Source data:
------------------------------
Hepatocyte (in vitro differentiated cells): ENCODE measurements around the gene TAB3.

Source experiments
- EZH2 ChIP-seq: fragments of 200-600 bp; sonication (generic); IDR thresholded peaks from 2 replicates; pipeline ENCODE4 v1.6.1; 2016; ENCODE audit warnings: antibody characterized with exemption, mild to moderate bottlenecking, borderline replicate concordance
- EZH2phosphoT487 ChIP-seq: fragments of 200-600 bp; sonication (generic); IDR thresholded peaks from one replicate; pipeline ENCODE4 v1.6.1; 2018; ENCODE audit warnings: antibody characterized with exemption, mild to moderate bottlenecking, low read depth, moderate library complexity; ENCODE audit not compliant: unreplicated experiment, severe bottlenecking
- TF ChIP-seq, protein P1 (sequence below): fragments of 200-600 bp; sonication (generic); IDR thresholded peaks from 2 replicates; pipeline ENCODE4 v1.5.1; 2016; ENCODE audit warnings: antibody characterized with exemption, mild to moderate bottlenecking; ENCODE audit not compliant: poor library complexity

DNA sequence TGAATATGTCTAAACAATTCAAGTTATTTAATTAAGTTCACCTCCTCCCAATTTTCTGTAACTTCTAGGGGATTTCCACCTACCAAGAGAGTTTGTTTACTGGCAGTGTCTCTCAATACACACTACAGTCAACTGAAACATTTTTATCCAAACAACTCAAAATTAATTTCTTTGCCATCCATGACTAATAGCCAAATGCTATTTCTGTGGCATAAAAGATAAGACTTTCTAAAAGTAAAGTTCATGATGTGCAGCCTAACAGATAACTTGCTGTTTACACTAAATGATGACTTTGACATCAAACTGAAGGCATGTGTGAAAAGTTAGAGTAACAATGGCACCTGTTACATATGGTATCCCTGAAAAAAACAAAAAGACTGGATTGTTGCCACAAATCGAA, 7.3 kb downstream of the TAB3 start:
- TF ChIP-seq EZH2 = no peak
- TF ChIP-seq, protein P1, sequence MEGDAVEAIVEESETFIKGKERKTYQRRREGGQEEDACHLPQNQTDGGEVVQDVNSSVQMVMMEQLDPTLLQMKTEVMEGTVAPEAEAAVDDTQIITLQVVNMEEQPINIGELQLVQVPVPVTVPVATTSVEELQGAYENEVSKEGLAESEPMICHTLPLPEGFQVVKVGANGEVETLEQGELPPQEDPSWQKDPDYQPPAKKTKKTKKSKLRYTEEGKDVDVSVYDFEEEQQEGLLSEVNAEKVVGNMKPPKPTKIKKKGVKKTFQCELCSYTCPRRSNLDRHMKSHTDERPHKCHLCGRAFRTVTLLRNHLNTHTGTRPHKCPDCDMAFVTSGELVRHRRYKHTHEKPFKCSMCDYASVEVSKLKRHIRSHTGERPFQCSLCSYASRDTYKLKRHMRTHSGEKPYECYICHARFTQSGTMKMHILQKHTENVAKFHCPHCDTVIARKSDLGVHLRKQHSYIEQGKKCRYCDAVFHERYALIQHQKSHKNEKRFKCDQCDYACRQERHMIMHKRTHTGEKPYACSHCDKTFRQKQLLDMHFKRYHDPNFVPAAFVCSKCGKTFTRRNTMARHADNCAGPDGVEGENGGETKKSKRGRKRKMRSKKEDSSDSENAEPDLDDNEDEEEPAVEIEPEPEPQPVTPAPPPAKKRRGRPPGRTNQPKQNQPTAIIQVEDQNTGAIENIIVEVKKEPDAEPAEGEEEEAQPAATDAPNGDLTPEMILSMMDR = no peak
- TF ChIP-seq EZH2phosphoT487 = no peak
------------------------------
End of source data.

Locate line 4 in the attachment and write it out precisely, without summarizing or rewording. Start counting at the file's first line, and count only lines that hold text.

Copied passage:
- EZH2phosphoT487 ChIP-seq: fragments of 200-600 bp; sonication (generic); IDR thresholded peaks from one replicate; pipeline ENCODE4 v1.6.1; 2018; ENCODE audit warnings: antibody characterized with exemption, mild to moderate bottlenecking, low read depth, moderate library complexity; ENCODE audit not compliant: unreplicated experiment, severe bottlenecking